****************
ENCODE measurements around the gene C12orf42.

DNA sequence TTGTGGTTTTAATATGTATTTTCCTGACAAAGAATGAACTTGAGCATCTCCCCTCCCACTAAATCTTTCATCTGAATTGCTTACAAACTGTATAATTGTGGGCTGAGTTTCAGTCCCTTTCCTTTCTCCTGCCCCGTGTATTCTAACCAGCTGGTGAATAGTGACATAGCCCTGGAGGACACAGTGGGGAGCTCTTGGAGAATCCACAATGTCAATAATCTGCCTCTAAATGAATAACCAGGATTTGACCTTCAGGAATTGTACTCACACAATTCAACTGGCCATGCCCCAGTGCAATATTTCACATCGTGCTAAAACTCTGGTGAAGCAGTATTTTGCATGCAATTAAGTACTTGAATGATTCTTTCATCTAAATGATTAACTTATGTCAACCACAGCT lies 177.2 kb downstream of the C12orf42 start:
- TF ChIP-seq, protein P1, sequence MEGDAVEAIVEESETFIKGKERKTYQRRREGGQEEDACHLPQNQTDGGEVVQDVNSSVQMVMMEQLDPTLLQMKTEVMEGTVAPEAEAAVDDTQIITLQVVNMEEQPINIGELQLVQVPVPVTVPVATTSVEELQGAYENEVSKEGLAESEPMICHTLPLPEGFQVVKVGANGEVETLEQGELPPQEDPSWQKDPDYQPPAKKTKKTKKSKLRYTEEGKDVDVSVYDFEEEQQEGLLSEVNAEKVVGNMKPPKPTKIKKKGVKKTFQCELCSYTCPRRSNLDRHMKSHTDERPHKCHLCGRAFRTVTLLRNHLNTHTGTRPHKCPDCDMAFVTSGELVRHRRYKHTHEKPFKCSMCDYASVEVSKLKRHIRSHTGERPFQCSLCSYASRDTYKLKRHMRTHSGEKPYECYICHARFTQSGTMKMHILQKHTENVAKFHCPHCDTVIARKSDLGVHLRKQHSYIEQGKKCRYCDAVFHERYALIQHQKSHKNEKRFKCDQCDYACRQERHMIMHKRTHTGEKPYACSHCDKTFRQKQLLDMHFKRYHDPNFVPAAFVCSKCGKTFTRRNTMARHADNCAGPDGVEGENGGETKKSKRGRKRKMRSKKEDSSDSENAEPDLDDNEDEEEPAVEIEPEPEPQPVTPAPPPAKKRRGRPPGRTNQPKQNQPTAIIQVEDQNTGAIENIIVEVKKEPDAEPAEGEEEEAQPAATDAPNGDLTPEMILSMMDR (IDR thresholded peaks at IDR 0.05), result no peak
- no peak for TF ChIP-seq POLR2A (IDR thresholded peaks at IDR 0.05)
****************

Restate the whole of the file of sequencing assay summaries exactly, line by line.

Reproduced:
ENCODE measurements around the gene C12orf42.

DNA sequence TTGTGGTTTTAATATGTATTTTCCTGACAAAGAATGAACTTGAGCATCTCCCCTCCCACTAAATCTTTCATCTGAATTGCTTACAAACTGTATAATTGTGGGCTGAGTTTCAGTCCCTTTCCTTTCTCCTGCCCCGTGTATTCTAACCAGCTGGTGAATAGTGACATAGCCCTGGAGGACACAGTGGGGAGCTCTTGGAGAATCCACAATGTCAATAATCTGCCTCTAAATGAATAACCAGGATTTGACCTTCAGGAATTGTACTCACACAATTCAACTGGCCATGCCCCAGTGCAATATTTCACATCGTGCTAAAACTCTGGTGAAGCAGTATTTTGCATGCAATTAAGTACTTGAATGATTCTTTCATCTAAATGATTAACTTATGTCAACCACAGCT lies 177.2 kb downstream of the C12orf42 start:
- TF ChIP-seq, protein P1, sequence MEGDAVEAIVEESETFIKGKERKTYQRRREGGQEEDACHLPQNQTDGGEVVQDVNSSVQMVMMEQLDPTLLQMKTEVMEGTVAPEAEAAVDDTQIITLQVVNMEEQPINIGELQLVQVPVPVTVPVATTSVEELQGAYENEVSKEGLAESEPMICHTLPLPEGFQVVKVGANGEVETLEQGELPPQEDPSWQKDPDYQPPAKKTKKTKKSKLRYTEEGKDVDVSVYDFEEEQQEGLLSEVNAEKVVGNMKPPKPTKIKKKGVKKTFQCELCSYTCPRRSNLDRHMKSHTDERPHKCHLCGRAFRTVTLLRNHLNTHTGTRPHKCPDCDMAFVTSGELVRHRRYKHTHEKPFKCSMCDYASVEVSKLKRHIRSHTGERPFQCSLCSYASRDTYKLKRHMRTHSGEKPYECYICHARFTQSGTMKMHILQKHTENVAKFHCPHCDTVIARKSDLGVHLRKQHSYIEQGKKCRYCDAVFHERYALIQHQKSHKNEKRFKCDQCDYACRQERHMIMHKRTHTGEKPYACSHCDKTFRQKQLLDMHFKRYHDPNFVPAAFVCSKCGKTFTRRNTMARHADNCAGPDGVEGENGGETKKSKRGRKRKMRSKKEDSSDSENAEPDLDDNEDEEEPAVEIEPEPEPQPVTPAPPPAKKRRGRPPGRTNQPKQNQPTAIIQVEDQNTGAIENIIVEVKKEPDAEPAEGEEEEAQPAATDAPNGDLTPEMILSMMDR (IDR thresholded peaks at IDR 0.05), result no peak
- no peak for TF ChIP-seq POLR2A (IDR thresholded peaks at IDR 0.05)